The Court of Appeal has recently confirmed that existing law relating to the unilateral termination of a joint tenancy, as established in Hammersmith and Fulham London Borough Council v Monk [1992] 1 ALL ER 1, continues to be binding and does not interfere with Article 8 of the European Convention on Human Rights (right to respect home and family life) or Article 1 of the First Protocol to the European Convention on Human Rights (right to peaceful enjoyment of possessions).


If a joint tenant of a secure tenancy granted by a public authority serves a unilateral notice to quit on their landlord, the tenancy will terminate for both tenants, irrespective of whether or not the other tenant had known about or consented to the service of notice to quit (Hammersmith and Fulham London Borough Council v Monk [1992]). Providing the tenancy is validly terminated, the non-serving tenant becomes a trespasser and the landlord has a right to immediate possession of the property.


In Sims, the appellant lived with his wife. On the breakdown of their marriage, the appellant’s wife unilaterally served notice to quit the secure tenancy on Dacorum Borough Council (DBC), landlord of the property. The appellant’s request to remain in the property as sole tenant was refused by DBC and possession proceedings were initiated. The appellant appealed to the County Court, which found in favour of DBC. The appellant subsequently appealed to the Court of Appeal arguing that an error in law had been made, which amounted to a breach of his Article 8 and Article 1 of the First Protocol rights under the European Convention on Human Rights. The Court dismissed the appeal and refused permission to appeal to the Supreme Court on the following grounds:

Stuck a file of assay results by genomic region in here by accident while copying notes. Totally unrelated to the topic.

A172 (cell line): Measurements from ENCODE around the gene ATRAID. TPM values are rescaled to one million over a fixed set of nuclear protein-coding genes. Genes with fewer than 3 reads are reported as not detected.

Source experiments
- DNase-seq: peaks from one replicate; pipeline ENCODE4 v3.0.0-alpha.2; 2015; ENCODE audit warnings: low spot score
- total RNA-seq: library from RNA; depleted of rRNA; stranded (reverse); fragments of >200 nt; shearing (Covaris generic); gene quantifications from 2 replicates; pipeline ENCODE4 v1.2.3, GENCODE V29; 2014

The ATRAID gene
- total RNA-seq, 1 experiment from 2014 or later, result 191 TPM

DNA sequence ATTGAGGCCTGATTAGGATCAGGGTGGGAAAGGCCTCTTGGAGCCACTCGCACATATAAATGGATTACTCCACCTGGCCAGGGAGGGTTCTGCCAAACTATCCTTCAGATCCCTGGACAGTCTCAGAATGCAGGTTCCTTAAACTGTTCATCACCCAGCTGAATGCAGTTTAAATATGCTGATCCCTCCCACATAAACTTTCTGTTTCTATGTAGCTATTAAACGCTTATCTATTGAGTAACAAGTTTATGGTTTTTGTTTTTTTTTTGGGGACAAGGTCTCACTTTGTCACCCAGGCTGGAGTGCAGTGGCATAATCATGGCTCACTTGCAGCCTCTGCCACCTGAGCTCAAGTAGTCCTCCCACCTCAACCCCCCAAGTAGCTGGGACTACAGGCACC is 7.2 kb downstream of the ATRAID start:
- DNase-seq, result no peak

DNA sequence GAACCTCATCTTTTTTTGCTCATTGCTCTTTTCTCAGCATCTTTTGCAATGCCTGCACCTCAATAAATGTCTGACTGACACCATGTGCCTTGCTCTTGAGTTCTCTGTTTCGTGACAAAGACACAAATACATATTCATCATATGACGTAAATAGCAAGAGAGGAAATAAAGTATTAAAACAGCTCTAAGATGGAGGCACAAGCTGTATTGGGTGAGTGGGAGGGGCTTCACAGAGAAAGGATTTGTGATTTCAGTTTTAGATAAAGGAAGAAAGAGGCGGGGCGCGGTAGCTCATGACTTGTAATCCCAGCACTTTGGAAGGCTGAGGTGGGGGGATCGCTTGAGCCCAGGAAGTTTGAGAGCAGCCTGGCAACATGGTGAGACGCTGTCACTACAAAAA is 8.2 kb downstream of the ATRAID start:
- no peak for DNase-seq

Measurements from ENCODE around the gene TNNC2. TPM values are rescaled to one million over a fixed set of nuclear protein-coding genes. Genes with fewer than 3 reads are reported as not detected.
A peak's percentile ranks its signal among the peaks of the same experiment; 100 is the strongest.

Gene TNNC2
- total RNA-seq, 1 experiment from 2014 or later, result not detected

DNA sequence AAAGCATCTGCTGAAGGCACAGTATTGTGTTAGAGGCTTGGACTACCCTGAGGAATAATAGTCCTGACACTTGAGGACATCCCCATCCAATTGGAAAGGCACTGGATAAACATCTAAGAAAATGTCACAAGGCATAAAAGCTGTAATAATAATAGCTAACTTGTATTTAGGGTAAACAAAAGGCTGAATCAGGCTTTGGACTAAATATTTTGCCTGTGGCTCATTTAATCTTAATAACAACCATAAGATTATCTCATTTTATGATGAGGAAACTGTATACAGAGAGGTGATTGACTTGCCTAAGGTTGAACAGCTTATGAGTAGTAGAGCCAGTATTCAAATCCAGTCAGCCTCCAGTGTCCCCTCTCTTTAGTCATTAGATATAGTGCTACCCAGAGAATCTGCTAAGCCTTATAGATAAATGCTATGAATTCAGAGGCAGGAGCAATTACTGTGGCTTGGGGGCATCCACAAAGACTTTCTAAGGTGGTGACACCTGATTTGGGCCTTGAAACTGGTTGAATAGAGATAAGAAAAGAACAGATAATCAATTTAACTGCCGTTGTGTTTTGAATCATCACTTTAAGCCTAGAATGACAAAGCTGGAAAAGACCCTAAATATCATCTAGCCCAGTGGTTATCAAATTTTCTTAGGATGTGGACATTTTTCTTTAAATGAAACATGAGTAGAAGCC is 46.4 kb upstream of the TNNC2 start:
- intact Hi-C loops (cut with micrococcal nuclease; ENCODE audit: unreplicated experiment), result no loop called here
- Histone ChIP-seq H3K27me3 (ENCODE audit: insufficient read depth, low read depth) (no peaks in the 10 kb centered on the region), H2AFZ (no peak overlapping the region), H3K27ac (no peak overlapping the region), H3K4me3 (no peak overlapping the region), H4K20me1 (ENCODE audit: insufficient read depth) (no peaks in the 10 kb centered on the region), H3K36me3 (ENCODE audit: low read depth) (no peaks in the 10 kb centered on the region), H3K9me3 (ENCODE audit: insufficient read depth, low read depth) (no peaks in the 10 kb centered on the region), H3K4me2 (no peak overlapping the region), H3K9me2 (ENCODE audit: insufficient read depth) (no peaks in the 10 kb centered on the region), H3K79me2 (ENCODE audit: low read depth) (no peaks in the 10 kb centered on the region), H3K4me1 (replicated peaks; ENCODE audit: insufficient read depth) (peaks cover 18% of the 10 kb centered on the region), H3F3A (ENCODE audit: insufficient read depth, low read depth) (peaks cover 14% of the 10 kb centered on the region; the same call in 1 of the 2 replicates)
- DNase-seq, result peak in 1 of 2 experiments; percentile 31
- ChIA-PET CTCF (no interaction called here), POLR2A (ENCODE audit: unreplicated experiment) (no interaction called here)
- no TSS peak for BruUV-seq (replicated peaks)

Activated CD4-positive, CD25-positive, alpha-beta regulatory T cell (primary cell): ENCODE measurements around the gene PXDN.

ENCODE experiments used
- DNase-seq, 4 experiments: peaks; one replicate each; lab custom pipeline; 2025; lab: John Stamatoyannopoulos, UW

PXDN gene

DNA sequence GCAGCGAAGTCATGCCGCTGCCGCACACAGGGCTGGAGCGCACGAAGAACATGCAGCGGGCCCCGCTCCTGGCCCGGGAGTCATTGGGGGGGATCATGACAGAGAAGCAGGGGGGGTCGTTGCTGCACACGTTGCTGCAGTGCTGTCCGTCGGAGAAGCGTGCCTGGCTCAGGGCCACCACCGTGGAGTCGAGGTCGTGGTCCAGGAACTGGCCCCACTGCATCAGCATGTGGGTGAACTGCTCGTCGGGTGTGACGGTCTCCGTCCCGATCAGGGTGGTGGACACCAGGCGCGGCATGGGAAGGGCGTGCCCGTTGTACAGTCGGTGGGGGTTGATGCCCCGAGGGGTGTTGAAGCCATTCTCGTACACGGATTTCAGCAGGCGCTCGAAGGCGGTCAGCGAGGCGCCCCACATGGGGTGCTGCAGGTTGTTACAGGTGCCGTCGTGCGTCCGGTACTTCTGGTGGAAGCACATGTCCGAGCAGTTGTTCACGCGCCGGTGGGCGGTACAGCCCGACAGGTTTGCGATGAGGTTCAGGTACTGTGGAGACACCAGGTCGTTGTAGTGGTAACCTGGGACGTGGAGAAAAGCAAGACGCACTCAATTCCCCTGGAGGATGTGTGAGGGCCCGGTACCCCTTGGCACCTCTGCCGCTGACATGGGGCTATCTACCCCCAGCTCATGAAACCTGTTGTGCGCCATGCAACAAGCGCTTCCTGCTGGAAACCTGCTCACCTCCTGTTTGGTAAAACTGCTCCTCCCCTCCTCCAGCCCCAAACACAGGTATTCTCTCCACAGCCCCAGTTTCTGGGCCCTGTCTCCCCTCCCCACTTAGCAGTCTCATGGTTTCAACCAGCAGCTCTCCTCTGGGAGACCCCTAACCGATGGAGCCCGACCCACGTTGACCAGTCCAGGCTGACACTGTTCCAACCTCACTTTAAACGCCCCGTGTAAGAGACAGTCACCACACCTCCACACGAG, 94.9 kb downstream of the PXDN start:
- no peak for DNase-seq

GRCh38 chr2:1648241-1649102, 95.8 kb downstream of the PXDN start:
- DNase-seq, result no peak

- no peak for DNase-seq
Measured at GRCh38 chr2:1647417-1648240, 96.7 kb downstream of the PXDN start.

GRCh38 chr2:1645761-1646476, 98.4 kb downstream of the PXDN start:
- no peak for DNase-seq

• Monk had established a rule in property and contract law. In Sims, the tenancy agreement gave both tenants an equal right to serve notice to quit without informing the other;
  • If the appellant was permitted to remain in the property it would extend the property rights he was granted under the original tenancy;
  • Since the appellant had the same right as his wife to end the tenancy, this did not interfere with his Article 8 rights;
  • The property and contract rule established by Monk meant that DBC’s right to possession did not interfere with Article 1 of the First Protocol rights; and
  • The matter was “unarguable” and so it would be unjustifiable to use public funds to allow the appeal to the Supreme Court.

Many similar cases have been stayed in anticipation of the outcome of Sims. Whilst Monk has been upheld, it is speculated that the appellant may renew his application to appeal to the Supreme Court.

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